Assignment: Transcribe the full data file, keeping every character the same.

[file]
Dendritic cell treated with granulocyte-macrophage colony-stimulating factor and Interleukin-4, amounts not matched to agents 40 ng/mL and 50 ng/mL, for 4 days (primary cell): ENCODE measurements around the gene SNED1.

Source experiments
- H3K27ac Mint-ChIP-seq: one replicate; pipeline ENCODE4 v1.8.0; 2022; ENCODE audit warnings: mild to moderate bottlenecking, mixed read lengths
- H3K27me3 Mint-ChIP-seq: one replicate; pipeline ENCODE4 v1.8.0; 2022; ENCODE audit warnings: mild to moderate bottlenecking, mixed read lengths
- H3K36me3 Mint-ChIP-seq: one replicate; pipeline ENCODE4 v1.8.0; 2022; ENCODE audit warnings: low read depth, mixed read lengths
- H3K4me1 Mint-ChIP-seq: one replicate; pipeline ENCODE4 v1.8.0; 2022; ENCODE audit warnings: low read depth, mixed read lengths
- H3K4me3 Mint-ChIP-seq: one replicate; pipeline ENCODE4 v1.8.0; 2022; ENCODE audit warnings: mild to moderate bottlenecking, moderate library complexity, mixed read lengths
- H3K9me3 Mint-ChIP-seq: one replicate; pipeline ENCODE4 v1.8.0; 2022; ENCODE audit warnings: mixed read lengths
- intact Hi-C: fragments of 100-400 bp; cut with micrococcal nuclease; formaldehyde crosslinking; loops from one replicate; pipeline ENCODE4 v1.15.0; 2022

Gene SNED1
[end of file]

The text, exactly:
Dendritic cell treated with granulocyte-macrophage colony-stimulating factor and Interleukin-4, amounts not matched to agents 40 ng/mL and 50 ng/mL, for 4 days (primary cell): ENCODE measurements around the gene SNED1.

Source experiments
- H3K27ac Mint-ChIP-seq: one replicate; pipeline ENCODE4 v1.8.0; 2022; ENCODE audit warnings: mild to moderate bottlenecking, mixed read lengths
- H3K27me3 Mint-ChIP-seq: one replicate; pipeline ENCODE4 v1.8.0; 2022; ENCODE audit warnings: mild to moderate bottlenecking, mixed read lengths
- H3K36me3 Mint-ChIP-seq: one replicate; pipeline ENCODE4 v1.8.0; 2022; ENCODE audit warnings: low read depth, mixed read lengths
- H3K4me1 Mint-ChIP-seq: one replicate; pipeline ENCODE4 v1.8.0; 2022; ENCODE audit warnings: low read depth, mixed read lengths
- H3K4me3 Mint-ChIP-seq: one replicate; pipeline ENCODE4 v1.8.0; 2022; ENCODE audit warnings: mild to moderate bottlenecking, moderate library complexity, mixed read lengths
- H3K9me3 Mint-ChIP-seq: one replicate; pipeline ENCODE4 v1.8.0; 2022; ENCODE audit warnings: mixed read lengths
- intact Hi-C: fragments of 100-400 bp; cut with micrococcal nuclease; formaldehyde crosslinking; loops from one replicate; pipeline ENCODE4 v1.15.0; 2022

Gene SNED1